- Meat, fish, and poultry
- Fortified cereal
- Low-fat dairy
The amino acid acetyl-L-carnitine also acts as an antioxidant. It helps promote healthy nerve cell creation and higher energy levels while reducing pain.
One study from 2016 found that this amino acid helped cancer patients with fatigue and peripheral sensory neuropathy caused by chemotherapy.
Acetyl-L-carnitine is available as a supplement, but you can also get it from meat, fish, dairy, and poultry products.
Fish oil is rich in omega-3 fatty acids, which have potent anti-inflammatory effects. But there is also evidence that fish oil can help repair damaged nerves while alleviating pain and soreness.
One 2017 review looked at the effects of fish oil for treating diabetic peripheral neuropathy. The results showed that fish oil may help slow the progression or even reverse diabetic neuropathy. The neuroprotective effects of fish oil can help trigger neuron growth.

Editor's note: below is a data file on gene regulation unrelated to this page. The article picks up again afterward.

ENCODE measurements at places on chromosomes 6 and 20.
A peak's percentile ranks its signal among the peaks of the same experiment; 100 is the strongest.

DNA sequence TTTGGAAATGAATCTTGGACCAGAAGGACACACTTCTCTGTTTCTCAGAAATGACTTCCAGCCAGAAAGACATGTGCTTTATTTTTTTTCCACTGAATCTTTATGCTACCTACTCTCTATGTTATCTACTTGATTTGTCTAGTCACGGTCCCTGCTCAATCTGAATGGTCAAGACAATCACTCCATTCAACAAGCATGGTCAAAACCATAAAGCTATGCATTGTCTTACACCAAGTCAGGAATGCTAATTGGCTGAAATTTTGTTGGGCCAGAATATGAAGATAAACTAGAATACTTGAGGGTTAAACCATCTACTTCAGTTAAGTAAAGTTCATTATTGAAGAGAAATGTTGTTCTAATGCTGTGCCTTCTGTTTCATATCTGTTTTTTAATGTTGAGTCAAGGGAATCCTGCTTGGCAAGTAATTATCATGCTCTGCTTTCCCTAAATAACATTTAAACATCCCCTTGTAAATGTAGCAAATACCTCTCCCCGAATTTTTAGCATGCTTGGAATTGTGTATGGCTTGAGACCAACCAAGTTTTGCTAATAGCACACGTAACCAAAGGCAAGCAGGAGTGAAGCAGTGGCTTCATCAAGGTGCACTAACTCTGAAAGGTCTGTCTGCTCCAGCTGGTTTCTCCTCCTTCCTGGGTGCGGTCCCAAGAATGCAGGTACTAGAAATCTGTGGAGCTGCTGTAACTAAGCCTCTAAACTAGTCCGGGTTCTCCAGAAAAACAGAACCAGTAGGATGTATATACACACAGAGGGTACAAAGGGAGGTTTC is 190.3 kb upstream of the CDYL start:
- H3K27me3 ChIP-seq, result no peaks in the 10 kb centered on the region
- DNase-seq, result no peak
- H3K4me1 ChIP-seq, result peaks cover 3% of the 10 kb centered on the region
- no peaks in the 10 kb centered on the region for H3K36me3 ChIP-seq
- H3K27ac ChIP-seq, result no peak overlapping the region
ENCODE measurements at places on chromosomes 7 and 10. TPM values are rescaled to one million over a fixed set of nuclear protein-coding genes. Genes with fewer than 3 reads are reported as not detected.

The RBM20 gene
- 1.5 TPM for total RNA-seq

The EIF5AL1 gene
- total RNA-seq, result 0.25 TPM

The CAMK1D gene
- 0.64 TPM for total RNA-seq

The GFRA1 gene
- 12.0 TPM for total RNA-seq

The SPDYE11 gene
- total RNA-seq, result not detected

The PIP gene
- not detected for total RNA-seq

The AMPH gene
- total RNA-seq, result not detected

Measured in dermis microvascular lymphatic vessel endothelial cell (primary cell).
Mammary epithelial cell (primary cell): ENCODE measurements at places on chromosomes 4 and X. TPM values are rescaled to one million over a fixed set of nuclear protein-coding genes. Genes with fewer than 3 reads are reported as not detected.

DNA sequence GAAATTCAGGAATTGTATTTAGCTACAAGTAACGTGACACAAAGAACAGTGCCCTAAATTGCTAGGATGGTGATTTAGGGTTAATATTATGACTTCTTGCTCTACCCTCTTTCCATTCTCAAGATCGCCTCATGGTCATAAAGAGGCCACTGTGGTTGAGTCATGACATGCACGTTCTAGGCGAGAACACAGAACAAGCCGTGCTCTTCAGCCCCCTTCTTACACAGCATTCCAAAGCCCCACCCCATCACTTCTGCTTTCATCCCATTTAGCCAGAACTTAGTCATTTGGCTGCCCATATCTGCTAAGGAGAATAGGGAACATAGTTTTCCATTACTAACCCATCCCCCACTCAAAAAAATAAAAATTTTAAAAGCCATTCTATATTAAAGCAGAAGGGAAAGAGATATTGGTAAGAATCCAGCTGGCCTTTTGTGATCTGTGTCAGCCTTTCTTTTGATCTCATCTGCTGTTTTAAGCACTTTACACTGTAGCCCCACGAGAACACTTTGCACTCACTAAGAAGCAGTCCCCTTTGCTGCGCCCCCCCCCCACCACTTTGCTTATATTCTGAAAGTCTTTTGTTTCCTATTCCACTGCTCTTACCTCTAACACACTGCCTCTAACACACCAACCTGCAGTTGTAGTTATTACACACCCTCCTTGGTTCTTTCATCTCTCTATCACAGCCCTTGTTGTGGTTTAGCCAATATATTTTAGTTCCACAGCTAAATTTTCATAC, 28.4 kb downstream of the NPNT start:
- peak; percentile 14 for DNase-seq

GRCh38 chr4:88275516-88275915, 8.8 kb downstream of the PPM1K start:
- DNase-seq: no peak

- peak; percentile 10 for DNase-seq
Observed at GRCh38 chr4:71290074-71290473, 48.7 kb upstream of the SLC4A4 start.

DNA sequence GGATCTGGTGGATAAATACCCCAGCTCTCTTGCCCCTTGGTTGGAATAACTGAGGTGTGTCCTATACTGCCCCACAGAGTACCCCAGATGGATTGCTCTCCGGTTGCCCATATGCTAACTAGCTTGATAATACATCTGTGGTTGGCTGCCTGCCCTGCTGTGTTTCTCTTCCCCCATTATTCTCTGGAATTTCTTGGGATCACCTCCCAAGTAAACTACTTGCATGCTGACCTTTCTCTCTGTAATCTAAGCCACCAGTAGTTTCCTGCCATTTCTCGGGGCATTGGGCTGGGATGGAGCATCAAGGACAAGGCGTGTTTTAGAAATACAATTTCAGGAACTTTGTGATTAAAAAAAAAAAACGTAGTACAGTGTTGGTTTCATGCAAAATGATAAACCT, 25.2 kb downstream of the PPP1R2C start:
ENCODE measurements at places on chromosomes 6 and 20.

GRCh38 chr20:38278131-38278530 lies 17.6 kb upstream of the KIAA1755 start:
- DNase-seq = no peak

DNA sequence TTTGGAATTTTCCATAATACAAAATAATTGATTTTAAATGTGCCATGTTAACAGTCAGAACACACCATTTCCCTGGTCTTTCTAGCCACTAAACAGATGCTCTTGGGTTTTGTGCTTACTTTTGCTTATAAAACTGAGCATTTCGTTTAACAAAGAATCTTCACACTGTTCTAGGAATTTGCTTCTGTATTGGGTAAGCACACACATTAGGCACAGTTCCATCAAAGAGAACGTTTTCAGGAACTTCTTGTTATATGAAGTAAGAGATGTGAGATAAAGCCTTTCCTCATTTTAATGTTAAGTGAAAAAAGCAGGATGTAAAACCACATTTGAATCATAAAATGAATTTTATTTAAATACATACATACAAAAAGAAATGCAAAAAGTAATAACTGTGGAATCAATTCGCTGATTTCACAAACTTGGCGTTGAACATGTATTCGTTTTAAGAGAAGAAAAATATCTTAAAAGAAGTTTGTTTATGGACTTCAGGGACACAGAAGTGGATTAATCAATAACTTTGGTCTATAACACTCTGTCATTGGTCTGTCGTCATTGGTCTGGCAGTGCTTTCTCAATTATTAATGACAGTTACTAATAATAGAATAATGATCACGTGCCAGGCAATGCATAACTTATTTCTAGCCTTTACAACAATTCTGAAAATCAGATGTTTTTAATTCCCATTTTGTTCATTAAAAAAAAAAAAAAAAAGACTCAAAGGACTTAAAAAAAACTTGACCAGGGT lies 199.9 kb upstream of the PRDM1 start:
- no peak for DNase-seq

Fish oil is easy to find in supplement form, but you can also incorporate fatty fish into your diet to get more omega-3 fatty acids.
This culinary spice is also used for medicinal purposes in Ayurveda. Turmeric contains curcumin, a compound that has anti-inflammatory, antioxidant, and analgesic properties. It can also help with tingling and numbness in your hands and feet.
One animal study found that curcumin helped mice with chemotherapy-induced neuropathy. The curcumin helped reduced pain, functional loss, and inflammation. The mice also had improved calcium and antioxidant levels.
Other research suggests that turmeric may help when taken in the early stages of neuropathy to prevent the onset of chronic pain.
A turmeric supplement is the easiest way to get more of this spice into your diet. The biggest issue with turmeric is that it isn’t well absorbed by the body. Research shows that piperine (a compound found in black pepper) can help greatly improve absorption, so make sure that your supplement contains black pepper or piperine.
Damaged nerves can cause pain, discomfort, or even loss of function. These natural therapies may help speed up the healing process and give you some relief along the way.